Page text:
Recently I began to read a remarkably interesting book called On Becoming a Person by Carl Rogers. He wrote the book in 1961 after 35 years of working as a psychotherapist, or what he also calls a personal counselor. His ideas are based on tens of thousands of hours of working with individuals in one-to-one conversations. I specifically recommend that you read chapters two and three. As I read the book, I was immediately struck by his down-to-earth, practical advice that people, and definitely including me, often forget. I found it to be painful as I read his book and wrote this article to think of the dozens and more likely hundreds of times where I was not helpful at all in relationships with my clients, my family, my friends, and the teenagers that I coach and teach on a volunteer basis. But in learning comes my own personal growth.
Carl Rogers believed that all people are naturally wanting to grow as individuals, but oftentimes parts of them are being counterproductive to that growth. A helping relationship allows the person a safe environment to begin to create a forward movement toward what he or she is capable of becoming. At this point, it sounds so good to be in a helping relationship. The next section is going to show how complex and difficult this effort really can become. But press on. It can be so worth it.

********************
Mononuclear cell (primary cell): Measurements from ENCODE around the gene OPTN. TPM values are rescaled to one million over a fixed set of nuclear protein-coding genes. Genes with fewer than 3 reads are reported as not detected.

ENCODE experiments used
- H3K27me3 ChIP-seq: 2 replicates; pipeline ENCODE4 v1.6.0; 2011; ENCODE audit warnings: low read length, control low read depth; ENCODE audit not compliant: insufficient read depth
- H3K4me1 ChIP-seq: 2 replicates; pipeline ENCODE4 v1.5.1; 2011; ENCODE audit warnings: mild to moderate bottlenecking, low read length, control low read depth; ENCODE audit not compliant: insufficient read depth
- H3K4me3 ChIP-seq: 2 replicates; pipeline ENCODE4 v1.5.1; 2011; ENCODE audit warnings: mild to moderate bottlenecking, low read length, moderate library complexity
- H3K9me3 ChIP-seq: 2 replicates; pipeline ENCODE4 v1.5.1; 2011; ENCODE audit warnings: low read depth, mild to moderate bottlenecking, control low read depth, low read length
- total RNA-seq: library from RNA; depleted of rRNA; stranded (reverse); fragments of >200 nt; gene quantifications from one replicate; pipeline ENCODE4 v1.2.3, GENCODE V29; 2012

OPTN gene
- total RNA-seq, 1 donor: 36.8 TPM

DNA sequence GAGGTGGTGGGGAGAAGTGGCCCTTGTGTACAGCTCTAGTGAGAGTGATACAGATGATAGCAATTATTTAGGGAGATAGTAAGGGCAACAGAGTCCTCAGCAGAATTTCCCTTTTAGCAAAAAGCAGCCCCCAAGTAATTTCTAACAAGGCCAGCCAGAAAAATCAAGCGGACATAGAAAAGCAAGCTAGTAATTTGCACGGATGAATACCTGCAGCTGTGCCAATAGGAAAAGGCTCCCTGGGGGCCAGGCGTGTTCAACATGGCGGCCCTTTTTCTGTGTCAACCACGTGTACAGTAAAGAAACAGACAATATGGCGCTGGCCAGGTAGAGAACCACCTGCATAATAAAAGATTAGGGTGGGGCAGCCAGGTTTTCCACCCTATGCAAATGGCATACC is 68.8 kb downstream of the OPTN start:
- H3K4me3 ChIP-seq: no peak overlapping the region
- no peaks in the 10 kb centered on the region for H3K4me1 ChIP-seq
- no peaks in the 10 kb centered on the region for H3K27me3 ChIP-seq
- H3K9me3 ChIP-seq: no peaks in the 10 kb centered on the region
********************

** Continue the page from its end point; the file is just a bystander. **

WHAT ENHANCES A HELPING RELATIONSHIP AND WHAT HURTS IT?
Be True to Yourself and Allow the Other Person to Do the Same
If you feel angry or frustrated, don’t put on a façade of happiness or enthusiasm. Eventually, the other person will realize you are faking your emotion and he or she will stop trusting you. Just accept the way you feel right now. Some people call that being genuine. I call it just being yourself. Don’t put on a show for the other person.
Now that’s tricky enough to do on a regular basis. Here’s something even harder to do. Let the other person be himself or herself. I mean it. If he or she is happy, don’t question that emotion or try to bring it down. If the person is grumpy or stressed or afraid or anxious, be okay and accept that as where the person is right now. Don’t pump the person up or tear the person down. Accept the person with a warm regard as he or she is right now. Maintain an unconditional respect for the person as a person. Demonstrate respect and gain trust by keeping the content of your conversation confidential with that person.